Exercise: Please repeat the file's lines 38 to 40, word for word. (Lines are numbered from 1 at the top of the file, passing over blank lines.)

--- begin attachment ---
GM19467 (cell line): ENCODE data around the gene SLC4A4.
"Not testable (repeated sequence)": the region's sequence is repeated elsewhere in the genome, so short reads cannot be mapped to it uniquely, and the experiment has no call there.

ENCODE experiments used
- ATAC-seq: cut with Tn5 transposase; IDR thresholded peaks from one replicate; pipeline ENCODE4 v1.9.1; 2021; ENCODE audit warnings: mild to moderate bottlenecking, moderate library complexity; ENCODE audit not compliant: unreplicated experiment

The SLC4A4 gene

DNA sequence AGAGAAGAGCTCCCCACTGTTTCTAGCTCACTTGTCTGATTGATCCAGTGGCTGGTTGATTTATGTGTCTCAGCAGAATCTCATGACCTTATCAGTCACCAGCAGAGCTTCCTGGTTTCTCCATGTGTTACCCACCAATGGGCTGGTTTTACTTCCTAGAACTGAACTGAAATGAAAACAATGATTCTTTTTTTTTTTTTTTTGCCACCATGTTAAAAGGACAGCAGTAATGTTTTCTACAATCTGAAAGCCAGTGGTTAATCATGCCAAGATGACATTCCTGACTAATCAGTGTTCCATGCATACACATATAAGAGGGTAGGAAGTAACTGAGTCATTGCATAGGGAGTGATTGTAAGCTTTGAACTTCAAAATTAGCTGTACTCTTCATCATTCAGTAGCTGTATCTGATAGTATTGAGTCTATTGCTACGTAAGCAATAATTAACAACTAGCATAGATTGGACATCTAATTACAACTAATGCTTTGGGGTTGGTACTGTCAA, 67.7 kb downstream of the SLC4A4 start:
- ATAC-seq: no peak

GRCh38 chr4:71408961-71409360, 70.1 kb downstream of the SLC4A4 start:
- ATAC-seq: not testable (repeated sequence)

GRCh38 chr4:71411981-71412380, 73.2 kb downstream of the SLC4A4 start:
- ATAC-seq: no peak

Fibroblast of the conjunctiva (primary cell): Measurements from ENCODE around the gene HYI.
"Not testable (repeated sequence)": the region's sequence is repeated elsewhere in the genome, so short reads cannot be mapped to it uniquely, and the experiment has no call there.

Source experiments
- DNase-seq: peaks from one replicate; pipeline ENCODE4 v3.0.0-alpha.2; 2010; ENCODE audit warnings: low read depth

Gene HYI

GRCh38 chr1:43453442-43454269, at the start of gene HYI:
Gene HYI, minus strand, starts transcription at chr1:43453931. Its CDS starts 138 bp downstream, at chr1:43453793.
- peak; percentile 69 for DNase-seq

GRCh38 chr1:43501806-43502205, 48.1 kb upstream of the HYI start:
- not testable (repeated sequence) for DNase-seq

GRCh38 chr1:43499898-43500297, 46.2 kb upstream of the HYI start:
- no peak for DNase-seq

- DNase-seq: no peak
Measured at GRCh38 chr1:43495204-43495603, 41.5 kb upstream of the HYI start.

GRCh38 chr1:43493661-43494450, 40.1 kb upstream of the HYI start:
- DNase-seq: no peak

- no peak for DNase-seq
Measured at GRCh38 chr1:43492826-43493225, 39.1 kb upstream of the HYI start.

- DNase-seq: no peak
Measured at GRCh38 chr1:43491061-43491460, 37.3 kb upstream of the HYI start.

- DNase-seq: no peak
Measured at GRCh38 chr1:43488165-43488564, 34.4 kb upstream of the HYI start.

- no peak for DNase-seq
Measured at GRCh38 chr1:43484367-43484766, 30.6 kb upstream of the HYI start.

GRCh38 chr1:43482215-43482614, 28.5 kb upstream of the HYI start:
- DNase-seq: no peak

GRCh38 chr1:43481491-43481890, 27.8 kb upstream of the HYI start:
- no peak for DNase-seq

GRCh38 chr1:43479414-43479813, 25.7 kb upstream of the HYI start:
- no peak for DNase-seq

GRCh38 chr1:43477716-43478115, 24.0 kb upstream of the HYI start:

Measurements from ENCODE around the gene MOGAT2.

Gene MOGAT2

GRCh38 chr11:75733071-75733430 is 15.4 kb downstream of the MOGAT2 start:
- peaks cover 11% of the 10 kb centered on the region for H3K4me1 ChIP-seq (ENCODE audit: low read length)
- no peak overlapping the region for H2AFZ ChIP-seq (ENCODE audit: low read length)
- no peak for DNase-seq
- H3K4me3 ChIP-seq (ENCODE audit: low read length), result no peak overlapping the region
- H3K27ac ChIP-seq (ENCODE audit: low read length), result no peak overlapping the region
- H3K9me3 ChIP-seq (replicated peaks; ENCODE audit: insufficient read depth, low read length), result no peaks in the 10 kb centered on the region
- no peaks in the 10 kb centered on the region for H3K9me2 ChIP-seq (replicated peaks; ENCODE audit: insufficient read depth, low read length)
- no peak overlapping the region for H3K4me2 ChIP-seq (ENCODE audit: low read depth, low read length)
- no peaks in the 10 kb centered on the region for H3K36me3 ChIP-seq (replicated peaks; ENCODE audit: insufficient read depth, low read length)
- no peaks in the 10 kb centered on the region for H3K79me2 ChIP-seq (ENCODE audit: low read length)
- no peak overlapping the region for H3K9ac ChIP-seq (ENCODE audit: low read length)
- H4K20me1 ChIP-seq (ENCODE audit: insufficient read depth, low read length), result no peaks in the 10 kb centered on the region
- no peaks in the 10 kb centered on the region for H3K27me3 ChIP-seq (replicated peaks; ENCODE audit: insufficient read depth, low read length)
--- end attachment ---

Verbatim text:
GRCh38 chr1:43481491-43481890, 27.8 kb upstream of the HYI start:
- no peak for DNase-seq

GRCh38 chr1:43479414-43479813, 25.7 kb upstream of the HYI start: